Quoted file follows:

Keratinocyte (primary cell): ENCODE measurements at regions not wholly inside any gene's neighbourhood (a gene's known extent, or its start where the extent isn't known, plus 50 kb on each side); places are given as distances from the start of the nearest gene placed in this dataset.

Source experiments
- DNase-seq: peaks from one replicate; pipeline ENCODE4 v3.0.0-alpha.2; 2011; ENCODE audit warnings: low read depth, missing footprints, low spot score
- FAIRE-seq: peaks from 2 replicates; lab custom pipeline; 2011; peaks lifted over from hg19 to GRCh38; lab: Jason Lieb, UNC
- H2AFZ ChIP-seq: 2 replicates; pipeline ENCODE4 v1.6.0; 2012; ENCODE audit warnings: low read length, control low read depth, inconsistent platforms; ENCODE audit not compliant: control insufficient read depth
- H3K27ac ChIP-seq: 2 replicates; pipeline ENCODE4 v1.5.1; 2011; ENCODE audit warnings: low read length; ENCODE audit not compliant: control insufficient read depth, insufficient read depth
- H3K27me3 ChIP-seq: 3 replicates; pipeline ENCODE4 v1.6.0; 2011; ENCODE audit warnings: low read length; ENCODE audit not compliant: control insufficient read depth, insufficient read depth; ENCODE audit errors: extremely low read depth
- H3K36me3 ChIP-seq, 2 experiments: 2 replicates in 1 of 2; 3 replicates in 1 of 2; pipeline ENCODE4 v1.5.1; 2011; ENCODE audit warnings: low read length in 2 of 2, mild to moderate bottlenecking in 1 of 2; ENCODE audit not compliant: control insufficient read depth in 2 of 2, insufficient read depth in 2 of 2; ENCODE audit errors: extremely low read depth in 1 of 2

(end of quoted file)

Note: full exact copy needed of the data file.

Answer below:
Keratinocyte (primary cell): ENCODE measurements at regions not wholly inside any gene's neighbourhood (a gene's known extent, or its start where the extent isn't known, plus 50 kb on each side); places are given as distances from the start of the nearest gene placed in this dataset.

Source experiments
- DNase-seq: peaks from one replicate; pipeline ENCODE4 v3.0.0-alpha.2; 2011; ENCODE audit warnings: low read depth, missing footprints, low spot score
- FAIRE-seq: peaks from 2 replicates; lab custom pipeline; 2011; peaks lifted over from hg19 to GRCh38; lab: Jason Lieb, UNC
- H2AFZ ChIP-seq: 2 replicates; pipeline ENCODE4 v1.6.0; 2012; ENCODE audit warnings: low read length, control low read depth, inconsistent platforms; ENCODE audit not compliant: control insufficient read depth
- H3K27ac ChIP-seq: 2 replicates; pipeline ENCODE4 v1.5.1; 2011; ENCODE audit warnings: low read length; ENCODE audit not compliant: control insufficient read depth, insufficient read depth
- H3K27me3 ChIP-seq: 3 replicates; pipeline ENCODE4 v1.6.0; 2011; ENCODE audit warnings: low read length; ENCODE audit not compliant: control insufficient read depth, insufficient read depth; ENCODE audit errors: extremely low read depth
- H3K36me3 ChIP-seq, 2 experiments: 2 replicates in 1 of 2; 3 replicates in 1 of 2; pipeline ENCODE4 v1.5.1; 2011; ENCODE audit warnings: low read length in 2 of 2, mild to moderate bottlenecking in 1 of 2; ENCODE audit not compliant: control insufficient read depth in 2 of 2, insufficient read depth in 2 of 2; ENCODE audit errors: extremely low read depth in 1 of 2